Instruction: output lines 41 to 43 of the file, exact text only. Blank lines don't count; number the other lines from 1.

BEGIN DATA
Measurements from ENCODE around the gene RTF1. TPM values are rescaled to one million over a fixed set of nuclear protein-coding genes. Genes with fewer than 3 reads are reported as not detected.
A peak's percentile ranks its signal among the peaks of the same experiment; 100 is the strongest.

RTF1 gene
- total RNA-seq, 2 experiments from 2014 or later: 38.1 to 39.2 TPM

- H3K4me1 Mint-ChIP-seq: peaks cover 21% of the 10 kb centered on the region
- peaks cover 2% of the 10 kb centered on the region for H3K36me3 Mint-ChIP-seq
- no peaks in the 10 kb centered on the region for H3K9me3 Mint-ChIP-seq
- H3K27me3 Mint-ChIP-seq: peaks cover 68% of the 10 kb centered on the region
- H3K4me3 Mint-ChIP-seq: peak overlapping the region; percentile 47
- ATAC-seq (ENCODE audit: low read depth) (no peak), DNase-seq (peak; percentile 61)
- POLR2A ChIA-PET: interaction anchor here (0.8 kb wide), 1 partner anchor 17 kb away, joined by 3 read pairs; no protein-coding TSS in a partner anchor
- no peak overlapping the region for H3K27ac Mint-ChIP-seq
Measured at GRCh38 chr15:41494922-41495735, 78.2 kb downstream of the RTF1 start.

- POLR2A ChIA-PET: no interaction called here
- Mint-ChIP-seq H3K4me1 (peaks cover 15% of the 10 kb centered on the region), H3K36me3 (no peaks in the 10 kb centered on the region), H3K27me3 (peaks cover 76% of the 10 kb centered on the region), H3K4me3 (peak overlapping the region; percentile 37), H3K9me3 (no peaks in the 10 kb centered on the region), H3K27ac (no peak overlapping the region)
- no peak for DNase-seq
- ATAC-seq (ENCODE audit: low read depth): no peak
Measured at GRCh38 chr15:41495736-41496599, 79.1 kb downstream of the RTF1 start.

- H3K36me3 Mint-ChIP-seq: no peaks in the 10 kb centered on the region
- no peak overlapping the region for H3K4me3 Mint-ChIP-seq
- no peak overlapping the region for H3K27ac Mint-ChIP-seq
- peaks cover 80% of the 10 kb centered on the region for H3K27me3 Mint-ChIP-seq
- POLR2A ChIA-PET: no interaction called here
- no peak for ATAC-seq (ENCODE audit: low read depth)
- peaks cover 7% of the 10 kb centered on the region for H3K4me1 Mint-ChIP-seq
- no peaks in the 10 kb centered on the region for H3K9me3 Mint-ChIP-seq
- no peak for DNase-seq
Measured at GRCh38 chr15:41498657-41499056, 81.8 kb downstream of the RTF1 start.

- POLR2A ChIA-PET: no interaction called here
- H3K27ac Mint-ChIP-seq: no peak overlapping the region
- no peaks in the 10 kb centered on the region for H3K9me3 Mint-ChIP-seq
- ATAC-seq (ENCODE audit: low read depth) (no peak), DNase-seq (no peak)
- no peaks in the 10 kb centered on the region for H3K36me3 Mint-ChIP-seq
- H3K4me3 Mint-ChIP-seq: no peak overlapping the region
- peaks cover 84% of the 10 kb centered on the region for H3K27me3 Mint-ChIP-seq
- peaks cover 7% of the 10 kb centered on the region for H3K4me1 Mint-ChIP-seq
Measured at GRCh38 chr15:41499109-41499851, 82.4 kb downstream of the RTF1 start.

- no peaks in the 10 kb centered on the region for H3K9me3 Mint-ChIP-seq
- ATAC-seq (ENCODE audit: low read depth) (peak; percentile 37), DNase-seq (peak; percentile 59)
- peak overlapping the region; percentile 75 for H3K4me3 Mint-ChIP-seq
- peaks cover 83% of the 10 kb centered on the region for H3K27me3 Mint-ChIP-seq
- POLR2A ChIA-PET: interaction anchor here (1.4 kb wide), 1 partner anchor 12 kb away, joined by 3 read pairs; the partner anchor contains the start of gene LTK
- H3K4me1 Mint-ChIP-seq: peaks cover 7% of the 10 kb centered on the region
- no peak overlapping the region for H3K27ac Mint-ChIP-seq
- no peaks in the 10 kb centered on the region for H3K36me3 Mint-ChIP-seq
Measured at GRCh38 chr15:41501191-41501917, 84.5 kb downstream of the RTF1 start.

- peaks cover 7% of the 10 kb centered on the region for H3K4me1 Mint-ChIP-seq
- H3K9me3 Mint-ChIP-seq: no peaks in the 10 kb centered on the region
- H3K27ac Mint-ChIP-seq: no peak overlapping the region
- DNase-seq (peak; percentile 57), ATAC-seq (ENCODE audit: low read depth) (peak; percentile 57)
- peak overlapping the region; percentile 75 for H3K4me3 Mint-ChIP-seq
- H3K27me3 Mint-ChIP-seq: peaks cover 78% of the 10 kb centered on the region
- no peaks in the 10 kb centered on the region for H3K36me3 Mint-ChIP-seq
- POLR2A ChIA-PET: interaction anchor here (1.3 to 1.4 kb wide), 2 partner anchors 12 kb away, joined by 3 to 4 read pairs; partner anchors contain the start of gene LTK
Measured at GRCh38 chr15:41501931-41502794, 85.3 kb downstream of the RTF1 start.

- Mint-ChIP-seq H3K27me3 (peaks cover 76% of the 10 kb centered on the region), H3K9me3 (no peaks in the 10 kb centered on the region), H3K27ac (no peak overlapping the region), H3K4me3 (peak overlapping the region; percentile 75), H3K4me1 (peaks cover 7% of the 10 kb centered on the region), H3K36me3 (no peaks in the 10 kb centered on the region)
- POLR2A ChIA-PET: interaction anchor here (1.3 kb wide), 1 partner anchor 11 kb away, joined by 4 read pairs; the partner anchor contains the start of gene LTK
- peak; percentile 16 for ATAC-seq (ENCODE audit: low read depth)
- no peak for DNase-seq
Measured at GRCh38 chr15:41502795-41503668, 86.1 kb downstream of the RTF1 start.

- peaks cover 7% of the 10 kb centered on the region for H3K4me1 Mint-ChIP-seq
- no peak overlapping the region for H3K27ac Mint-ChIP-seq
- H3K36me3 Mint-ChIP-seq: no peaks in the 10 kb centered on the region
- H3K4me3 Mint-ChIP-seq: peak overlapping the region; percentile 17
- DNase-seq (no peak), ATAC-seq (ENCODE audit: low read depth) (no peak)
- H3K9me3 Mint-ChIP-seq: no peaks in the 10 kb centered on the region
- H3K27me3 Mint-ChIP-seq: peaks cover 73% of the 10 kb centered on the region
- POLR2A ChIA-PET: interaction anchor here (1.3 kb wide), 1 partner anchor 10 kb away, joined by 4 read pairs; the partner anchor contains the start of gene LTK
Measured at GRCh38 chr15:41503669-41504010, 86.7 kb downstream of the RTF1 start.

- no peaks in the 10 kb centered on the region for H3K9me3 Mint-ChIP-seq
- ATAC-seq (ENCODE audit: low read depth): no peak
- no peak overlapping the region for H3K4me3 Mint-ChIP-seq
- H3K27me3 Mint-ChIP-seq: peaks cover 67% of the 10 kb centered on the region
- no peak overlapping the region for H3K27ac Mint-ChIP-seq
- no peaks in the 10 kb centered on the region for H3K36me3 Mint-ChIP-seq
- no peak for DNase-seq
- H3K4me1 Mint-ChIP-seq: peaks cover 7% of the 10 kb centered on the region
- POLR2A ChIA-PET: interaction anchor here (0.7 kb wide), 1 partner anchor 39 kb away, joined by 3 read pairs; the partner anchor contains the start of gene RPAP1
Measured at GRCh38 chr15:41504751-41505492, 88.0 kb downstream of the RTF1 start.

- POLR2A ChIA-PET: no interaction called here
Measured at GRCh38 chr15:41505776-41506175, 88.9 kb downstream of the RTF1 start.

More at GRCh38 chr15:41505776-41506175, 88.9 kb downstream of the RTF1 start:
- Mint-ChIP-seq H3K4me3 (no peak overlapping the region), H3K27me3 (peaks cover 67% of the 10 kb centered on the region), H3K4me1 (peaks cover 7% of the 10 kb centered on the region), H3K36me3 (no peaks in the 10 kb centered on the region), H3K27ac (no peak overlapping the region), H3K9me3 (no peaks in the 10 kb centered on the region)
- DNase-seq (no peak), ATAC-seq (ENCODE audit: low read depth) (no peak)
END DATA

- peaks cover 83% of the 10 kb centered on the region for H3K27me3 Mint-ChIP-seq
- POLR2A ChIA-PET: interaction anchor here (1.4 kb wide), 1 partner anchor 12 kb away, joined by 3 read pairs; the partner anchor contains the start of gene LTK
- H3K4me1 Mint-ChIP-seq: peaks cover 7% of the 10 kb centered on the region